“Had I not had nothing, I’m pretty sure I would’ve said no,”Hyatt said. “But there was literally nothing, so I said OK.”

The fruits of the film speak for themselves.

“Making Full of Grace was the first time on my entire life that I’ve been 100 percent obedient to what God wanted me to do,” Hyatt said. “To see the fruit of God’s work now in the outcome just blows me away. It’s nothing I can take credit for.”

For more information on Full of Grace, visit fullofgracefilm.comFull of Grace will be released on digitally and on DVD on January 5 through Cinedigm.

COMING UP: Preparing your Home and Heart for the Advent Season

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The Advent season is a time of preparation for our hearts and minds for the Lord’s birth on Christmas.  It extends over the four Sundays before Christmas.  Try some of these Ideas to celebrate Advent in your home by decorating, cooking, singing, and reading your way to Christmas. Some of the best ideas are the simplest.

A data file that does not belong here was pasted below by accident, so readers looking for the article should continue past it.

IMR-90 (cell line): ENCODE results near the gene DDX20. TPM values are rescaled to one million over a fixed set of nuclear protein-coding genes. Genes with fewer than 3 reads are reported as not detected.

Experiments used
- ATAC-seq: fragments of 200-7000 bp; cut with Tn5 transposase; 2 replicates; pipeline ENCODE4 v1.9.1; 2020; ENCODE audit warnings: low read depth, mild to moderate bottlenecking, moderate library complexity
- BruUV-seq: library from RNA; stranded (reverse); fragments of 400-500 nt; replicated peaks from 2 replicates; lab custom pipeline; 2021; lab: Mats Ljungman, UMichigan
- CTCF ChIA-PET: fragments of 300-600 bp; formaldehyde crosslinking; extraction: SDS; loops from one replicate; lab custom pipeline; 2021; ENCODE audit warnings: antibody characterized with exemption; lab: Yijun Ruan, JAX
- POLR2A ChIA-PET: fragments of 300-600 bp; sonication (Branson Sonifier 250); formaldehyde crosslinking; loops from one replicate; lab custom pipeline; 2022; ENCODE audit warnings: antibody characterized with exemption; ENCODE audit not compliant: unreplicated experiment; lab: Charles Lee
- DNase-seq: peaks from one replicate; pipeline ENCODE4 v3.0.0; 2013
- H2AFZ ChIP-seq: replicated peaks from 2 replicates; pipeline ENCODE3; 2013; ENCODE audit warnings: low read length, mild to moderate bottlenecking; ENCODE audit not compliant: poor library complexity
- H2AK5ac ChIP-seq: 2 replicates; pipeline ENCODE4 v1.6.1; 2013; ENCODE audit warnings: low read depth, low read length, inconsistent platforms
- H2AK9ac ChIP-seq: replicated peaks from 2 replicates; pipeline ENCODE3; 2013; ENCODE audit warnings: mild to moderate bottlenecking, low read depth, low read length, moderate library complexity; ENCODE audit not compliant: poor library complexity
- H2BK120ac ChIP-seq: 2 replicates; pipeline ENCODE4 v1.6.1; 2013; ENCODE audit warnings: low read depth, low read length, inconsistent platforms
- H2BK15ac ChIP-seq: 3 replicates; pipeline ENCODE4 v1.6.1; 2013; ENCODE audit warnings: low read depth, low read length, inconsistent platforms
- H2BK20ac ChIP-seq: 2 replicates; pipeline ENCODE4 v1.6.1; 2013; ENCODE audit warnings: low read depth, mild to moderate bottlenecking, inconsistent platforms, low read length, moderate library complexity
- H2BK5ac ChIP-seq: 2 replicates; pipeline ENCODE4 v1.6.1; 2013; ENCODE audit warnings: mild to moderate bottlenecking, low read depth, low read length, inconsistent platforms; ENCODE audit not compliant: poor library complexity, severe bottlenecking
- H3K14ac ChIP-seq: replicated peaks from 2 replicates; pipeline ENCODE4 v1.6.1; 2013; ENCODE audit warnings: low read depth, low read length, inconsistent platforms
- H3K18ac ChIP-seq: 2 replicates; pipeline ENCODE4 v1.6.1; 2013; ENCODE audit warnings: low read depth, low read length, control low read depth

Special thanks to Patty Lunder for putting this together!

Advent Crafts

Handprint Advent Wreath for Children 
Bring the meaning of Advent into your home by having your kids make this fun and easy Advent wreath.

Materials
Pink and purple construction paper
– Yellow tissue or construction paper (to make a flame)
– One piece of red construction paper cut into 15 small circles
– Scissors
– Glue
– Two colors of green construction paper
– One paper plate